This has been an unbelievably weird, wild, difficult year.
An unprecedented number of catastrophic, profoundly painful events have caused immense loss and suffering for a tremendous number of people across the United States and around the world.
Parallel to these in-the-moment events are revelations of long-ongoing acts of harassment and violence against various groups of people deemed “not like us” and/or “okay to harass” by the perpetrators.
What do we do next?
We are deeply divided over this question. There are so many conflicting answers that finding a way forward seems almost impossibly confusing … and maybe just plain impossible.
But I believe that there is an answer: a single, primary, strategic answer that must come first, before any tactical efforts.
We have to have better conversations.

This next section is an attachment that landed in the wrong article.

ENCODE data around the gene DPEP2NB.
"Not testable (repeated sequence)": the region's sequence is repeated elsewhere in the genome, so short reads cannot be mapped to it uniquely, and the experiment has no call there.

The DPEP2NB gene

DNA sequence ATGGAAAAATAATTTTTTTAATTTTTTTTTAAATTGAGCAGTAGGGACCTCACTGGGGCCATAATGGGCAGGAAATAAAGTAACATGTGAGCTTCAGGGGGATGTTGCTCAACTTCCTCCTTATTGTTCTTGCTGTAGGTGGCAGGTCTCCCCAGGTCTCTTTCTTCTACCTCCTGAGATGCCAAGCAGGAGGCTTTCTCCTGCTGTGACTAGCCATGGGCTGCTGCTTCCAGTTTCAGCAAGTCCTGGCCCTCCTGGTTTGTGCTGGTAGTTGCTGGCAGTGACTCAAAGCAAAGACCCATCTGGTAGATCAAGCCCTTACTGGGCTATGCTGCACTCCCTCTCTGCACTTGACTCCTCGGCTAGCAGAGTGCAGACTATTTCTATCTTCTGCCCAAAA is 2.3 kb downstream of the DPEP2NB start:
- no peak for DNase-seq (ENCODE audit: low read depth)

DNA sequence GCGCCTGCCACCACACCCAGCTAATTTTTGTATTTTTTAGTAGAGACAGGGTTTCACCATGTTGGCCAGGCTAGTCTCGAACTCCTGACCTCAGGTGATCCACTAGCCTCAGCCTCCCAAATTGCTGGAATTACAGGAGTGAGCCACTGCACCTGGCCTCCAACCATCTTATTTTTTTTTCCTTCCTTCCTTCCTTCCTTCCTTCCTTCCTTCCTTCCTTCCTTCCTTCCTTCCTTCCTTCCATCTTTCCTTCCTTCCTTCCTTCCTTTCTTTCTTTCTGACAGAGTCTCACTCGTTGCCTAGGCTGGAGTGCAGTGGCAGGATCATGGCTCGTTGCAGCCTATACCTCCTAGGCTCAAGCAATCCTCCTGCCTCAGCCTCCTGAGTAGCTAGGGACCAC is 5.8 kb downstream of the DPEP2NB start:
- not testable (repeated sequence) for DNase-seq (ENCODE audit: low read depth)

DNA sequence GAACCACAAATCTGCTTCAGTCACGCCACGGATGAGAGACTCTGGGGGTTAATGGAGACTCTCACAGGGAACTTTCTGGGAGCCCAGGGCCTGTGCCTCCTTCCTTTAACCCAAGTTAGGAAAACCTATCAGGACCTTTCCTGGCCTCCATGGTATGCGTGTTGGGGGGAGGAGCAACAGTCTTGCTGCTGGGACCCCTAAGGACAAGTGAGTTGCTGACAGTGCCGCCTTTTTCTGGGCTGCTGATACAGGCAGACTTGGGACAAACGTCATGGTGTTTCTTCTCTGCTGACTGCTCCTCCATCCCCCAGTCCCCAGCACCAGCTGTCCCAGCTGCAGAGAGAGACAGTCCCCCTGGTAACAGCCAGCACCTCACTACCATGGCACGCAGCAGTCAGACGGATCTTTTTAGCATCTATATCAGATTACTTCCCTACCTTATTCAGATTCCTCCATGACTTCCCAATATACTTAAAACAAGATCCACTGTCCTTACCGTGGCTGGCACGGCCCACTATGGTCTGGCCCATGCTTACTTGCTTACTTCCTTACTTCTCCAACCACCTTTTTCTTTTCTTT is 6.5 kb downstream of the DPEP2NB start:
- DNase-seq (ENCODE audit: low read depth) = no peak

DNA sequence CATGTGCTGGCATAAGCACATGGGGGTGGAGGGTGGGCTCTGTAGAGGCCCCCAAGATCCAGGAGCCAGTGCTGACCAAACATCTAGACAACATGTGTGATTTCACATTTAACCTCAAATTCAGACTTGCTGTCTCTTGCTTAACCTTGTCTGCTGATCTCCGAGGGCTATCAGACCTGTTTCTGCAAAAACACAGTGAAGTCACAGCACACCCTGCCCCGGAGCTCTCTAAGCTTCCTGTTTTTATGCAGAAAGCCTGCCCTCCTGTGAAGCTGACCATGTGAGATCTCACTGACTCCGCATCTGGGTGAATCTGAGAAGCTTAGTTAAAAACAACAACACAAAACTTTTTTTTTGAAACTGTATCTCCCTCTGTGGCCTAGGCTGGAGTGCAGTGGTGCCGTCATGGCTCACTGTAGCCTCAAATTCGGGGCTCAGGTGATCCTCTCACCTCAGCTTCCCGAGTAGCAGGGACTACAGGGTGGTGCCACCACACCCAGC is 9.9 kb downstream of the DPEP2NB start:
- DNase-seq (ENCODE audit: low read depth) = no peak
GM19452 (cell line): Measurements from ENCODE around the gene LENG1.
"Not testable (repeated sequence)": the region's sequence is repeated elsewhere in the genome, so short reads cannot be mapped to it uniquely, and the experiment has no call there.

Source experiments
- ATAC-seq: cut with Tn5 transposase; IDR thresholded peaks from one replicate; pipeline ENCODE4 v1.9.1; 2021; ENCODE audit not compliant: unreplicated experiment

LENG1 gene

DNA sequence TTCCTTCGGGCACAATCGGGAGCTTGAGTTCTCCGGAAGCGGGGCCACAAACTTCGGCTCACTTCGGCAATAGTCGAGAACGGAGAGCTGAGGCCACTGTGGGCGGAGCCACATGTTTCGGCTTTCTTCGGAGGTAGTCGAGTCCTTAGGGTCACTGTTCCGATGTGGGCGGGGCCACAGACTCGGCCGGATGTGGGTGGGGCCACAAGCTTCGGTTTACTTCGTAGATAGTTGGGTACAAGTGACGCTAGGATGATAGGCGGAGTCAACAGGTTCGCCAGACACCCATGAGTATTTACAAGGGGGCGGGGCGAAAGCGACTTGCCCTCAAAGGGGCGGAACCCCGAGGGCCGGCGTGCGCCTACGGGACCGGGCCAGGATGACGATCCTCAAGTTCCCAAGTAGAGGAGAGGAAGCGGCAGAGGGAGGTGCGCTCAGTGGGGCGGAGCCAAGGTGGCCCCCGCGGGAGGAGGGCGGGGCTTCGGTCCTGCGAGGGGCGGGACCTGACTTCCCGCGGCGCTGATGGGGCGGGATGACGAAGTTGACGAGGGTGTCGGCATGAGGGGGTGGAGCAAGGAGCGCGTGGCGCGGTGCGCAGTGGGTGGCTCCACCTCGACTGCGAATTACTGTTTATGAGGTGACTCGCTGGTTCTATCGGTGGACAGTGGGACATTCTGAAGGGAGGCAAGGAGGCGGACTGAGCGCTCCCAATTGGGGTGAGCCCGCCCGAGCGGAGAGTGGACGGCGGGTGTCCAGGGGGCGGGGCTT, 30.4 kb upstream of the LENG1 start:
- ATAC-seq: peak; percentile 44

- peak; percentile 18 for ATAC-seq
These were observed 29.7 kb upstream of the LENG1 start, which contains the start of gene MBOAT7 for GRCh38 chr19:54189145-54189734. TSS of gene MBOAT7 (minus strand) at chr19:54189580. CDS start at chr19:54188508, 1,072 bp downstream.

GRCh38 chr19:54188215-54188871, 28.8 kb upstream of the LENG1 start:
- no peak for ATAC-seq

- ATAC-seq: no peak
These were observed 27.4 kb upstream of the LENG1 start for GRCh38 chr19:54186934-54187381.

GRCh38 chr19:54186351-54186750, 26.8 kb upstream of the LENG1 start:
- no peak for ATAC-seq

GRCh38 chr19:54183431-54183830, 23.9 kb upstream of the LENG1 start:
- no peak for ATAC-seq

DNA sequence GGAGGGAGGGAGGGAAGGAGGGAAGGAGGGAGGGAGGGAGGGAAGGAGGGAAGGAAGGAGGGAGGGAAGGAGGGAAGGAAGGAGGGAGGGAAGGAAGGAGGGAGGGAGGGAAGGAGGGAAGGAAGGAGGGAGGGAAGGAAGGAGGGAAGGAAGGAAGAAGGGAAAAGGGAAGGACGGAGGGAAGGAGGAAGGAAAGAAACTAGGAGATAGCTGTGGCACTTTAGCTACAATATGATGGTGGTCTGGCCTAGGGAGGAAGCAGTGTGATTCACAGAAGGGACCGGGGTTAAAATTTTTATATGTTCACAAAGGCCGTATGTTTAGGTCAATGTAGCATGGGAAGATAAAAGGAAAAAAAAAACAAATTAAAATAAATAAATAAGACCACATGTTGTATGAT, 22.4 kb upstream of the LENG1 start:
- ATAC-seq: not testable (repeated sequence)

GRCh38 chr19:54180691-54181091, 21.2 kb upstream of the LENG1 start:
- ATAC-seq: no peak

We have to learn how to talk to and listen to each other.
Even when – especially when – we’re talking across deep divisions and disagreement.
I learned a new concept today: conflict transformation.
Conflict transformation is about creating deeper understanding. It requires perspective-taking. As a result it enables greater connection, whether or not there is agreement.
~ Dr. Michelle Buck, quoted in Brené Brown’s latest book Braving the Wilderness.
What if, through better conversations, we could transform conflict into … something else?
It can be done. It is being done. Here’s one example of how better conversations changed a community in Montana.